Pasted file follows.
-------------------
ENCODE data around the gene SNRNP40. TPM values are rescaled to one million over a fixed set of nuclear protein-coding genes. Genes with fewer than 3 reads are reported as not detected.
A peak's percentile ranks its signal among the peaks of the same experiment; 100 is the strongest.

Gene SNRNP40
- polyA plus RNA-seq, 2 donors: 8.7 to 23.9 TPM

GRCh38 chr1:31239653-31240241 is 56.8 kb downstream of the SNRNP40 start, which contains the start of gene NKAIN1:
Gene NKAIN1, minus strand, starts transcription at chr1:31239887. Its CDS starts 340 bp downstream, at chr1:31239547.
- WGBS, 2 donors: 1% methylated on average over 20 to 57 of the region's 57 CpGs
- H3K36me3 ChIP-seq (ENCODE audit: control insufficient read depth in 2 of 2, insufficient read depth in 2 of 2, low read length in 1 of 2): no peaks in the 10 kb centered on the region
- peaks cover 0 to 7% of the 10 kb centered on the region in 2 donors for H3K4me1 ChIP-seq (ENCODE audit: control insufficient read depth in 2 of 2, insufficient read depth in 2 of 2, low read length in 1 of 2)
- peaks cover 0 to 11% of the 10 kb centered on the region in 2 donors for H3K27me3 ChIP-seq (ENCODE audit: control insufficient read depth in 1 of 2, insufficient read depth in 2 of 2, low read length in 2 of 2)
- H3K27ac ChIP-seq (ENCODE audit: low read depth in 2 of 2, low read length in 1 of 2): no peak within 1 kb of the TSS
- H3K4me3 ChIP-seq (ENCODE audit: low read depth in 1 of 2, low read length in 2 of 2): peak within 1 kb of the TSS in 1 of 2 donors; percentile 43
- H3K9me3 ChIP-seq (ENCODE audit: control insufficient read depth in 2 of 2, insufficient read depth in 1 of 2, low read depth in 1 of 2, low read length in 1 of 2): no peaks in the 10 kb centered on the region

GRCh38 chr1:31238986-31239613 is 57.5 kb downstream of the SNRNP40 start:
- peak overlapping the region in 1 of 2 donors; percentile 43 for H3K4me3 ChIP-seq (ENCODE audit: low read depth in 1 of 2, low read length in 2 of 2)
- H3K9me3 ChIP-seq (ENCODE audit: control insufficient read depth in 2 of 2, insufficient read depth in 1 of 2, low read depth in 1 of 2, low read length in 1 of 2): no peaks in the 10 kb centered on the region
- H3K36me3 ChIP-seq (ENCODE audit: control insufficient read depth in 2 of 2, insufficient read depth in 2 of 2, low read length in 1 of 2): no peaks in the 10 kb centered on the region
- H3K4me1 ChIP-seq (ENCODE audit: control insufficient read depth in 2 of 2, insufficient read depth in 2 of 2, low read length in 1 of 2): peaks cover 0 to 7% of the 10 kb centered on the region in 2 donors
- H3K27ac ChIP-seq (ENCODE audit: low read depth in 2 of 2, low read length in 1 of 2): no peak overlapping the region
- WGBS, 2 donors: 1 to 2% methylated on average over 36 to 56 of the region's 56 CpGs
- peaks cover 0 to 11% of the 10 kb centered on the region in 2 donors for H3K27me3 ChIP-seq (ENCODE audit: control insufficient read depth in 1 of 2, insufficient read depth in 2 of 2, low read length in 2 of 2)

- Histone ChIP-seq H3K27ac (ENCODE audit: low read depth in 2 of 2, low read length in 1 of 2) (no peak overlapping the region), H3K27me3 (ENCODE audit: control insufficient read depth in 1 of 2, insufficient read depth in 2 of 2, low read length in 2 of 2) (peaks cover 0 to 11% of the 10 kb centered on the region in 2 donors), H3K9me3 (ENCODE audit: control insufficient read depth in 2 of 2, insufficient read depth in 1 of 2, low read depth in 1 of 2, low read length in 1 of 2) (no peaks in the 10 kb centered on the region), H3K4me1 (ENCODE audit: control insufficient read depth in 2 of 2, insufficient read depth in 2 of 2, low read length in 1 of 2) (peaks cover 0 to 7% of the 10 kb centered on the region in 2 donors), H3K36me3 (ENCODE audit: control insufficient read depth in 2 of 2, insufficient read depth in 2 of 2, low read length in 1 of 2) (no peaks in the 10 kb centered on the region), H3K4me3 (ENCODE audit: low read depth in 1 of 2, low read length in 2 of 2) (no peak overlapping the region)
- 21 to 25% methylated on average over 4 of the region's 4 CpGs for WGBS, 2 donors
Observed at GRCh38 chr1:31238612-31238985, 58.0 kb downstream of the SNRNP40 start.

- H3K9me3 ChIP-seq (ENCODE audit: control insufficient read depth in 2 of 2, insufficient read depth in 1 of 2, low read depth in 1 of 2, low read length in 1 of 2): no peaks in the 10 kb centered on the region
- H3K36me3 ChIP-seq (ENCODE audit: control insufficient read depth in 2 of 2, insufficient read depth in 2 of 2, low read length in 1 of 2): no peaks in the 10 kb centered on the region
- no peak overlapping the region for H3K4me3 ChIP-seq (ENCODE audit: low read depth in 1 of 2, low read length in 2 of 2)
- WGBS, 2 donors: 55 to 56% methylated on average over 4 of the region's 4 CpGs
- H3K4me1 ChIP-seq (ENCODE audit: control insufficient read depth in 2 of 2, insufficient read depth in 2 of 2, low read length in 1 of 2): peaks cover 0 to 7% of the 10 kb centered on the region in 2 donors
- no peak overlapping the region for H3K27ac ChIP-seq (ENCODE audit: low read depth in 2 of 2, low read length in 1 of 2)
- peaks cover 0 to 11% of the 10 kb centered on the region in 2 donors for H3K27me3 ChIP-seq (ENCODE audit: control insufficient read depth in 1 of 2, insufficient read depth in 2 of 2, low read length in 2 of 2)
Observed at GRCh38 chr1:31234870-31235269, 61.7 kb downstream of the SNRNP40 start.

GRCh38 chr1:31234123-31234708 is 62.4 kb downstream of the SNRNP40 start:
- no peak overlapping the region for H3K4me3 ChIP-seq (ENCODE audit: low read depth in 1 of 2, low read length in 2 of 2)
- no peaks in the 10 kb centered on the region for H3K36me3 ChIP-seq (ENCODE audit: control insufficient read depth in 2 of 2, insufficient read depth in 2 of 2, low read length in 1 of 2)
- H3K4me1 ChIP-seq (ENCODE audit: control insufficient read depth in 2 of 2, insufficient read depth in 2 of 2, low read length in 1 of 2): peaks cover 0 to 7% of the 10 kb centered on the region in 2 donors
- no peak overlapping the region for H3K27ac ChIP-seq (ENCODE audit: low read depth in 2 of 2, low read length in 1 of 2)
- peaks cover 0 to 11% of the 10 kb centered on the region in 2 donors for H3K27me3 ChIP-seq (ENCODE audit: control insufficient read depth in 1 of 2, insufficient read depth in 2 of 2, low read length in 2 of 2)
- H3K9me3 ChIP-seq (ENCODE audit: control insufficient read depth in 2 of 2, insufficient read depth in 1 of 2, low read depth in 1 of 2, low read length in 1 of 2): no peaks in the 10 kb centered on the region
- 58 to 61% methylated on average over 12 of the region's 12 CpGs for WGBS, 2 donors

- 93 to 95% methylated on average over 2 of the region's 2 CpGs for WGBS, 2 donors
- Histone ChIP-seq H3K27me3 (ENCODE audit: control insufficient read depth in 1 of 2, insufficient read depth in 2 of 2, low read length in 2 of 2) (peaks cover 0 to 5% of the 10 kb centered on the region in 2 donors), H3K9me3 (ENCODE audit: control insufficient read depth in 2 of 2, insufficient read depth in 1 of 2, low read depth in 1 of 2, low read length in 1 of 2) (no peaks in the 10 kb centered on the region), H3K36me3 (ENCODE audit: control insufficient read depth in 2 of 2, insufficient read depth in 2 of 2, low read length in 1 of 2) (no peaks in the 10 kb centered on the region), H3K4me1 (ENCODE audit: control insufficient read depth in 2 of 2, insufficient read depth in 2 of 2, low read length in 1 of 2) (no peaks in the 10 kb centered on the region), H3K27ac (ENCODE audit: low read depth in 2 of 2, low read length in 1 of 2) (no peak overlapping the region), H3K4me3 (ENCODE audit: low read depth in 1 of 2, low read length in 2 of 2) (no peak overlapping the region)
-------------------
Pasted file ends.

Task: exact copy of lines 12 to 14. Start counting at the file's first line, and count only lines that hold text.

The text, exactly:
- H3K4me3 ChIP-seq (ENCODE audit: low read depth in 1 of 2, low read length in 2 of 2): peak within 1 kb of the TSS in 1 of 2 donors; percentile 43
- H3K9me3 ChIP-seq (ENCODE audit: control insufficient read depth in 2 of 2, insufficient read depth in 1 of 2, low read depth in 1 of 2, low read length in 1 of 2): no peaks in the 10 kb centered on the region

GRCh38 chr1:31238986-31239613 is 57.5 kb downstream of the SNRNP40 start: